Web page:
Romantic comedies have become an endangered species. Coincidentally, quality Netflix original films are just as rare. Set It Up, a fresh, bubbly rom-com romp, is the one of a kind movie to fit in the middle of that Venn diagram.
Zoey Deutch and Glen Powell, both rising stars and co-MVPs of Everybody Wants Some!!, are personal assistants to two New York workaholics, played by Lucy Liu and Taye Diggs. Liu’s Kirsten is a ruthless sports reporter who helms her own website, and Diggs’ Rick is a vicious venture capitalist on a juice cleanse. Both bosses are stern and temperamental, never giving their assistants any time out of the office.
After quibbling over a late night dinner delivery, Deutch’s Harper and Powell’s Charlie cook up a plan to occupy their horrible bosses. The plan is a classic “Parent Trap”, a reference that the characters themselves are self-aware enough to make. The assistants become the puppet masters, constructing a rom-com inside of a rom-com.
What comes next is a delightful throwback reminiscent of the genre’s classics set in NYC, like When Harry Met Sally. Set It Up is more of a friendly reminder of those classics than a direct equal, but that does not dim the shine of director Claire Scanlon’s feature. Scanlon’s vision of the city is polished. The score is bouncy and goofy, beaming with the same optimism of the Tom Hanks, Meg Ryan team-up You’ve Got Mail. The movie’s ultimate throwback moment is playing “The Power of Love” by Huey Lewis & the News as the bosses are caught on the Kiss Cam at Yankee Stadium.
The plot could be faulted for its predictability, but rom-coms were never meant for “What’s in the box?”-type twists. These movies are better judged by the jokes and the chemistry of the two leads. Luckily, Deutch and Powell ooze charisma, their familiarity from their earlier work together is evident. Their quick banter is the electricity that propels this movie forward. They both represent the fast-talking, ambitious millennial, even if that ambition is misplaced.
Scanlon does a superb job capturing the millennial spirit. So many directors only portray modern young people in how they interact with technology. Millennials in movies are commonly obsessed with social media and/or celebrity culture. See 2017’s Ingrid Goes West for a bleak representation of young people who have no idea how to authentically communicate with each other.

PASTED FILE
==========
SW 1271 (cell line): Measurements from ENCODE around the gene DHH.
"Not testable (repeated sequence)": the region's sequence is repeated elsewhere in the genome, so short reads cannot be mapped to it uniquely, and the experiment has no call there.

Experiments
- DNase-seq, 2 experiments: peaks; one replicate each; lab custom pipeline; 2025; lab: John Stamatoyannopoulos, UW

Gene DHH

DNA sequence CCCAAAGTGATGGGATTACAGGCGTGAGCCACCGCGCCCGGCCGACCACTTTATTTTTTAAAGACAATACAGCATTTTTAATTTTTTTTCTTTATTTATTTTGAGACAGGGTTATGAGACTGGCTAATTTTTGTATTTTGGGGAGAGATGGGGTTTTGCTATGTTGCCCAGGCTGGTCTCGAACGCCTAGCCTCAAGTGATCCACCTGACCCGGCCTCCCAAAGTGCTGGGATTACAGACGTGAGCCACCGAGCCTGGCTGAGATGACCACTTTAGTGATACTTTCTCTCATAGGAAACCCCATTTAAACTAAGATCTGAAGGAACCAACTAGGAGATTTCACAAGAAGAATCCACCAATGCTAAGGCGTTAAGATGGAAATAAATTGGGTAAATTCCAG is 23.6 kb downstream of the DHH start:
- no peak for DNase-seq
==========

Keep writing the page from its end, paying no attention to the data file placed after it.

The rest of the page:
Other than one mention to Tinder, Set It Up is completely void of social media. Scanlon is not trying to pander to a young audience. Again, she chooses “The Power of Love” over the latest Ed Sheeran single. Millennials are the conniving masterminds behind this movie, and the older bosses are the ones who actually struggle to communicate.
Harper and Charlie are two avatars of their generation. She is a sports obsessive with a realized career path of becoming a successful journalist; her confidence is the only thing standing in her way. He has no professional interests, he says “nobody likes the actual work, that’s the point of an actual job. You do the best one where you make the most money.” The line is a little superficial, but Powell’s pure likeability and naivety is undeniable. Seeing the generation portrayed in a positive light is refreshing, Scanlon’s young leads are beacons of millennial passion and resourcefulness. The film’s mix of classic rom-com antics with modern ideals is Scanlon’s most impressive triumph.
Set It Up is no comedic masterpiece, but even the bad jokes are saved by good intentions. A bad joke from this movie keeps you rooting for a better one the next time. To watch a movie full of bad jokes with bad intentions, just select from Netflix’s Adam Sandler filmography.
The best jokes come in the trenches of the Powell-Deutch banter, but amusing side characters played by Tituss Burgess and Pete Davidson pick up the comedic slack. Try not to miss Kirsten’s dig on colleges profiting on their student athletes. Try not to miss Charlie’s phone contact named “Jorf”. Set It Up is a win for Netflix standards but also a win for rom-coms as a genre.